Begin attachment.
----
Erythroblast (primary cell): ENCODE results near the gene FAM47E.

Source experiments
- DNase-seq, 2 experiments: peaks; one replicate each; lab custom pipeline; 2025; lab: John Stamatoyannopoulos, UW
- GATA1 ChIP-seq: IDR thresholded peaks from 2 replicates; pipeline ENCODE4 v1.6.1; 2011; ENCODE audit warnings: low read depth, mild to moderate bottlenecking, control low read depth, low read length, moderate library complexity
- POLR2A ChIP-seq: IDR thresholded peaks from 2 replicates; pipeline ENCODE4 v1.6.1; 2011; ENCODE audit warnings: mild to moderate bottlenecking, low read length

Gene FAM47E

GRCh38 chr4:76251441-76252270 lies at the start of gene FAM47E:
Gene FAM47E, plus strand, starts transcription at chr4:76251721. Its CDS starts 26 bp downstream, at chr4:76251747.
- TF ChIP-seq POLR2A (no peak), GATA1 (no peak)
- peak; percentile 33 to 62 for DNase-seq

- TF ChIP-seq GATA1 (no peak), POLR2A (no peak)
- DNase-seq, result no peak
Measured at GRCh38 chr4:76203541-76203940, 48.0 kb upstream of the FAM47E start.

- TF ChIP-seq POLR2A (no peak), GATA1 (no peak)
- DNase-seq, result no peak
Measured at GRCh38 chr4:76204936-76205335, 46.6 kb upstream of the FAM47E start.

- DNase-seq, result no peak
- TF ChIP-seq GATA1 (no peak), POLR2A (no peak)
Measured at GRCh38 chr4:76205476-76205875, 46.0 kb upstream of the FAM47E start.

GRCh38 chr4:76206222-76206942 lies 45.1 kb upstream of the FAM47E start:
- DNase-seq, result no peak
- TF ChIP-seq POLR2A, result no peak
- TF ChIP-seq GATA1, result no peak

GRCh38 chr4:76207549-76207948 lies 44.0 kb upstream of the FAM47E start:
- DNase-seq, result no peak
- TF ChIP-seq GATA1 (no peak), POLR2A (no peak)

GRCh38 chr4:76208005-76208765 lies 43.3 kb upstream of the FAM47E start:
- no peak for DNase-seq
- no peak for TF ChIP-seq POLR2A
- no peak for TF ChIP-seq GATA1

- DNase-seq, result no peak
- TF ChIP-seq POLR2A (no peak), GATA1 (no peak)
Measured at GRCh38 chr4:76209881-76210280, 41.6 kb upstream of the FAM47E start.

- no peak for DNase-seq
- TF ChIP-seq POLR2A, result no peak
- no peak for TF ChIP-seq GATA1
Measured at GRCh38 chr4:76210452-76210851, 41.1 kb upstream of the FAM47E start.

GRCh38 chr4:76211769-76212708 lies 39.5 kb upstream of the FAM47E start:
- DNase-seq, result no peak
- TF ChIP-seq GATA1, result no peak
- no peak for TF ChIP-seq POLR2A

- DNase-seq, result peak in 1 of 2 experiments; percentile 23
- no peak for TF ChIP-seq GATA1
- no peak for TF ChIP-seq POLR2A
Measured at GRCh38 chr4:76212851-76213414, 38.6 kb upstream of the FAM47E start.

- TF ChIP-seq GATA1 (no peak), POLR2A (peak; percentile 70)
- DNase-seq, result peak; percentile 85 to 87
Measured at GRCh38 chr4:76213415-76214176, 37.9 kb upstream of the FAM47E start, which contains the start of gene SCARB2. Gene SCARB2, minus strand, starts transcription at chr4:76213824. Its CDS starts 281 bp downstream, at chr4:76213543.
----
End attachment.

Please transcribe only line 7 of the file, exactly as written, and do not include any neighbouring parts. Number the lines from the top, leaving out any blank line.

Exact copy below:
GRCh38 chr4:76251441-76252270 lies at the start of gene FAM47E: